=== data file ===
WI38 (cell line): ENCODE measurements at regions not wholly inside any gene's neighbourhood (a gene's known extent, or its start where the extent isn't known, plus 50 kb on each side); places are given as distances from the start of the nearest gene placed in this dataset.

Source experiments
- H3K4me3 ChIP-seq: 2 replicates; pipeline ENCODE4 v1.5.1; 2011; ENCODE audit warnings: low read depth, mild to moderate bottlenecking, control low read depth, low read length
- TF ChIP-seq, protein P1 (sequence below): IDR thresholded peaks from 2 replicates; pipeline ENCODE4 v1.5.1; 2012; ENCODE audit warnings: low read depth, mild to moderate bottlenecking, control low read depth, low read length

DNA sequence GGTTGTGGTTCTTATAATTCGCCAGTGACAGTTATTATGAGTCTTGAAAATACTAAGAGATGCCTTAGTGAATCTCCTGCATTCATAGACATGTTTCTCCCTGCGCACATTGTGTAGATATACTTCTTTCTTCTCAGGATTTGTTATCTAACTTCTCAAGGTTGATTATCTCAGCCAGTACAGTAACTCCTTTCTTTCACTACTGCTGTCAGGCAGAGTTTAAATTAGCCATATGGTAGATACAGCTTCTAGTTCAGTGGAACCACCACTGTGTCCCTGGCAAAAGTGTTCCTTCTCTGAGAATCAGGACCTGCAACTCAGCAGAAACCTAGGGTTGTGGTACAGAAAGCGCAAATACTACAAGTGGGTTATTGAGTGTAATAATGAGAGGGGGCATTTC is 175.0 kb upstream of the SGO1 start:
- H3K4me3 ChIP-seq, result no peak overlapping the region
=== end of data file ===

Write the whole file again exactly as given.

WI38 (cell line): ENCODE measurements at regions not wholly inside any gene's neighbourhood (a gene's known extent, or its start where the extent isn't known, plus 50 kb on each side); places are given as distances from the start of the nearest gene placed in this dataset.

Source experiments
- H3K4me3 ChIP-seq: 2 replicates; pipeline ENCODE4 v1.5.1; 2011; ENCODE audit warnings: low read depth, mild to moderate bottlenecking, control low read depth, low read length
- TF ChIP-seq, protein P1 (sequence below): IDR thresholded peaks from 2 replicates; pipeline ENCODE4 v1.5.1; 2012; ENCODE audit warnings: low read depth, mild to moderate bottlenecking, control low read depth, low read length

DNA sequence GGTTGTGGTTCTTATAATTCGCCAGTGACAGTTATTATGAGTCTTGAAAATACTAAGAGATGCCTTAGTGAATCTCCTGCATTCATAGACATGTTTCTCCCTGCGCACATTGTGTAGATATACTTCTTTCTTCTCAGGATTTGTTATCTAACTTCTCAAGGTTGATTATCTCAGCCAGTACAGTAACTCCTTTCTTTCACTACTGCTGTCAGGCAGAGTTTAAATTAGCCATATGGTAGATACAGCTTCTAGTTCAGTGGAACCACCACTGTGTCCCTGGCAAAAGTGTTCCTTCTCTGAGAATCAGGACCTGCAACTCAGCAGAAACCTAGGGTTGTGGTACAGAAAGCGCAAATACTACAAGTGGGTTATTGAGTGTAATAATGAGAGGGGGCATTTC is 175.0 kb upstream of the SGO1 start:
- H3K4me3 ChIP-seq, result no peak overlapping the region